Kunisada, Actors Making Up - Ichimura Uzaemon XIII

Utagawa Kunisada/Toyokuni III (1786-1865) Actors Making Up: Ichimura Uzaemon XIII, 1861. Oban.

Click here for a full-size image.

This is a rare and wonderful portrait of the superstar kabuki actor, Onoe Kikugoro V (1844 - 1903) from very early in his career. The actor was only seventeen years old when this portrait was made. The actor who would later be known as Kikugoro V first appeared on stage at the age of four, in 1848, as Ichimura Kuroemon. Three years later, he succeeded his father to the name Uzaemon, as his father became manager of the Ichimura-za theatre.

Kikugoro was very devoted to his craft, and even visited the battlefield of the 1868 Battle of Ueno during the battle, to see for himself what war was like, how soldiers behaved, so as better to be able to portray them on stage. He performed countless times at the Ichimura-za over the course of his career. Kikugoro made his final stage appearance at the latter, in November 1902 and died a few months later, on February 18, 1903, at the age of 58. He is well known in ukiyo-e because of his close friendship with the great artist Kunichika, who portrayed him in the fantastic series The One Hundred Roles of Baiko, which also appears in this selection.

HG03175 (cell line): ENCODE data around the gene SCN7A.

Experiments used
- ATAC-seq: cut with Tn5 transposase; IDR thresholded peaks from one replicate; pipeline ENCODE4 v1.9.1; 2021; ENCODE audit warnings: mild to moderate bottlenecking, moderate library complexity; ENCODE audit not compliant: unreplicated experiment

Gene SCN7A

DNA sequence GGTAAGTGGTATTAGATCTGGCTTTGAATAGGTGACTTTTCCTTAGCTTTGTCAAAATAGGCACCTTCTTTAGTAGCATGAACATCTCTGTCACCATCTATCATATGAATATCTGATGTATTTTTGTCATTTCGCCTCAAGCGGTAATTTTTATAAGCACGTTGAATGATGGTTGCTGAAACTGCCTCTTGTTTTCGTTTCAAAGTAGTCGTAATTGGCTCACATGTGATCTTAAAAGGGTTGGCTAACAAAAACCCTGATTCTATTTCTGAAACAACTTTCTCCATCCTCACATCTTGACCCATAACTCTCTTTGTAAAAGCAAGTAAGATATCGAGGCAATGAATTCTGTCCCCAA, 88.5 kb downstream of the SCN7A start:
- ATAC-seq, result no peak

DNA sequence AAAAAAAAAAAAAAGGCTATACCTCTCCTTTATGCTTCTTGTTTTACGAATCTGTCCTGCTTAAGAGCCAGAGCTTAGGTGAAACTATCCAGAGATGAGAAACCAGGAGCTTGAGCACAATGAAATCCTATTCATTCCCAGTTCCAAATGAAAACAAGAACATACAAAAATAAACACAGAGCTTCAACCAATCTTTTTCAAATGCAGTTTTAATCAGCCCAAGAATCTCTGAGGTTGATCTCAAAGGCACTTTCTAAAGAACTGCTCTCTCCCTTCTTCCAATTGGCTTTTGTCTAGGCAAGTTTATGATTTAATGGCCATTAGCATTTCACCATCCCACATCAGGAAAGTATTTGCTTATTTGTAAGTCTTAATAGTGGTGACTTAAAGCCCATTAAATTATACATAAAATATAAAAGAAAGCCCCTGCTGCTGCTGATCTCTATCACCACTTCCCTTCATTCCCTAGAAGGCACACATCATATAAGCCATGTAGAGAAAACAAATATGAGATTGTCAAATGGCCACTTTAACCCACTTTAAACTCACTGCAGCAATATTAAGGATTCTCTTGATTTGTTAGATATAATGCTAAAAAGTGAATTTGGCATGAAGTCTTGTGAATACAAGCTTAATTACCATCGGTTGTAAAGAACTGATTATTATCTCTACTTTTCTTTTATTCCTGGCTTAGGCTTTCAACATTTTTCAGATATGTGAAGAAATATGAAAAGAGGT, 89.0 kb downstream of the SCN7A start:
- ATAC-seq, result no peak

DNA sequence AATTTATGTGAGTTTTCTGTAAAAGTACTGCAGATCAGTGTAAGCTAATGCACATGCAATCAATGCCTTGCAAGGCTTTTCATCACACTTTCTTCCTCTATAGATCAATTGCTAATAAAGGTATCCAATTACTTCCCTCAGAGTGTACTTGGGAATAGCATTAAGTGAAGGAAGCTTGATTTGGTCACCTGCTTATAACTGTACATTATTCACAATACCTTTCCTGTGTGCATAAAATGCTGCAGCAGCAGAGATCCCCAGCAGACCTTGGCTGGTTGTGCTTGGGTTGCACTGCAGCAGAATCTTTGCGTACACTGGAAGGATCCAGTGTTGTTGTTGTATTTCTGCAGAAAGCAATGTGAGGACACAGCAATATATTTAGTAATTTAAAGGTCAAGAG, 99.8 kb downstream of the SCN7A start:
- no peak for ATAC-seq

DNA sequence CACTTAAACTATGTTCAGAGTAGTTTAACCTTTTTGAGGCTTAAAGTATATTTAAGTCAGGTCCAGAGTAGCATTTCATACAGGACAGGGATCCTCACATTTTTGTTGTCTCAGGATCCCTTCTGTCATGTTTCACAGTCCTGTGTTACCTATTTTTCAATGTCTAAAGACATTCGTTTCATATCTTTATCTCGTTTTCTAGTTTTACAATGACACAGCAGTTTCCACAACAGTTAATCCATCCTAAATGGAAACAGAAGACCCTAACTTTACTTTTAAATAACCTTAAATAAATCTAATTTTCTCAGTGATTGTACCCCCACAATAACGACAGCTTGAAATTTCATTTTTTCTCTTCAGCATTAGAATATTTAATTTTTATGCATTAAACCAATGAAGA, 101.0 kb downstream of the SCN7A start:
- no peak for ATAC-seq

A rare image of the young Baiko from a highly regarded and collectible series by Kunisada. We are given a mysterious glimpse of the secret otherness of the backstage. A glimpse into the shrouded world of the kabuki stage would have been deeply thrilling to the kabuki enthusiasts of Edo in the nineteenth century. Kabuki fans were fanatical and the great actors had devoted followers who would have been excited to see this knowing insight of an actor out of role. The actor is set behind the great stage curtain, We can observe the accoutrements of his trade, a roll of tissue, a fan box, a tea kettle. He looks to the right of the picture… at what or whom we do not know. His gesture and expression are urgent, questing and yet he is not dressed in stage clothes or make up… this has the same appeal to fans of cinema today as the ‘outtake’ or the ‘blooper’. Kunisada invented the genre. It was quickly copied, notably by the artist Kunichika in similar forms.

A fine print from a very desirable series. Colour and impression are fine, unbacked. Condition overall is very good, with minor surface wear. A copy of the print is in the British Museum, London.

24 x 36 cm.